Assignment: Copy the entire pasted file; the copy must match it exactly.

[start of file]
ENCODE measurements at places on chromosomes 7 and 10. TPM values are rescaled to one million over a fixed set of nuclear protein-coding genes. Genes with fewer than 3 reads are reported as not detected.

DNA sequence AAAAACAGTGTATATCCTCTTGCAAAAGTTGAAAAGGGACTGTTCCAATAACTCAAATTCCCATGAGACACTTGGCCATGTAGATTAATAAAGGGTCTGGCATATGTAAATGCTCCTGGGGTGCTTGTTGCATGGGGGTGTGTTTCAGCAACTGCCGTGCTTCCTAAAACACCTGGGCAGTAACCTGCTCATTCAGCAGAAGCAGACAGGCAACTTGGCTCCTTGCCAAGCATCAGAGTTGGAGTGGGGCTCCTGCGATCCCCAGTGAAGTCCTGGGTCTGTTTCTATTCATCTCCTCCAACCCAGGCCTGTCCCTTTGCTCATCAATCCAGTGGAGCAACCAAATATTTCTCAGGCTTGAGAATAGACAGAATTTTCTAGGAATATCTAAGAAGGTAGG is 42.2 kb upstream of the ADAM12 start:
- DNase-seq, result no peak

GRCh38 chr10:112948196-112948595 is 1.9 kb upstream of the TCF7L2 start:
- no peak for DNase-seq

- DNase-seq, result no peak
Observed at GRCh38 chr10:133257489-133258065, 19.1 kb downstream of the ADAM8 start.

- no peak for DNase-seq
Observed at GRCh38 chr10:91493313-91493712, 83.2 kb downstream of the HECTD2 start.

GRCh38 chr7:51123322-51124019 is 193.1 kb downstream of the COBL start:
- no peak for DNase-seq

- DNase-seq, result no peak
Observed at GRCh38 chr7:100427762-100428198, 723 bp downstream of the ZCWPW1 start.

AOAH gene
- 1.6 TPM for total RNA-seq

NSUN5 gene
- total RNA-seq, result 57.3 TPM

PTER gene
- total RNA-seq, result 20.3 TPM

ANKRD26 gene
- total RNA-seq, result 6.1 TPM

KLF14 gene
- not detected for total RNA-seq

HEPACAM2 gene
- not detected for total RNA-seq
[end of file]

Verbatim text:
ENCODE measurements at places on chromosomes 7 and 10. TPM values are rescaled to one million over a fixed set of nuclear protein-coding genes. Genes with fewer than 3 reads are reported as not detected.

DNA sequence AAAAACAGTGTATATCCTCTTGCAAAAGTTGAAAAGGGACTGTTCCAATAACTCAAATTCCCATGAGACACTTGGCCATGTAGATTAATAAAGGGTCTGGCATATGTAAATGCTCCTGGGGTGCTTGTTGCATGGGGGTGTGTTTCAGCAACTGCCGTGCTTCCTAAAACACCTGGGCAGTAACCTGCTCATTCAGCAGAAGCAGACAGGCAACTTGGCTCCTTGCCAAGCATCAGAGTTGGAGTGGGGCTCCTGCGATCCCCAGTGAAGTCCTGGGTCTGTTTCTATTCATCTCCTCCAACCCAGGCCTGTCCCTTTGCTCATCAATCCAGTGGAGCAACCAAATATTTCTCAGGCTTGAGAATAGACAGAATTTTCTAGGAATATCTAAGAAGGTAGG is 42.2 kb upstream of the ADAM12 start:
- DNase-seq, result no peak

GRCh38 chr10:112948196-112948595 is 1.9 kb upstream of the TCF7L2 start:
- no peak for DNase-seq

- DNase-seq, result no peak
Observed at GRCh38 chr10:133257489-133258065, 19.1 kb downstream of the ADAM8 start.

- no peak for DNase-seq
Observed at GRCh38 chr10:91493313-91493712, 83.2 kb downstream of the HECTD2 start.

GRCh38 chr7:51123322-51124019 is 193.1 kb downstream of the COBL start:
- no peak for DNase-seq

- DNase-seq, result no peak
Observed at GRCh38 chr7:100427762-100428198, 723 bp downstream of the ZCWPW1 start.

AOAH gene
- 1.6 TPM for total RNA-seq

NSUN5 gene
- total RNA-seq, result 57.3 TPM

PTER gene
- total RNA-seq, result 20.3 TPM

ANKRD26 gene
- total RNA-seq, result 6.1 TPM

KLF14 gene
- not detected for total RNA-seq

HEPACAM2 gene
- not detected for total RNA-seq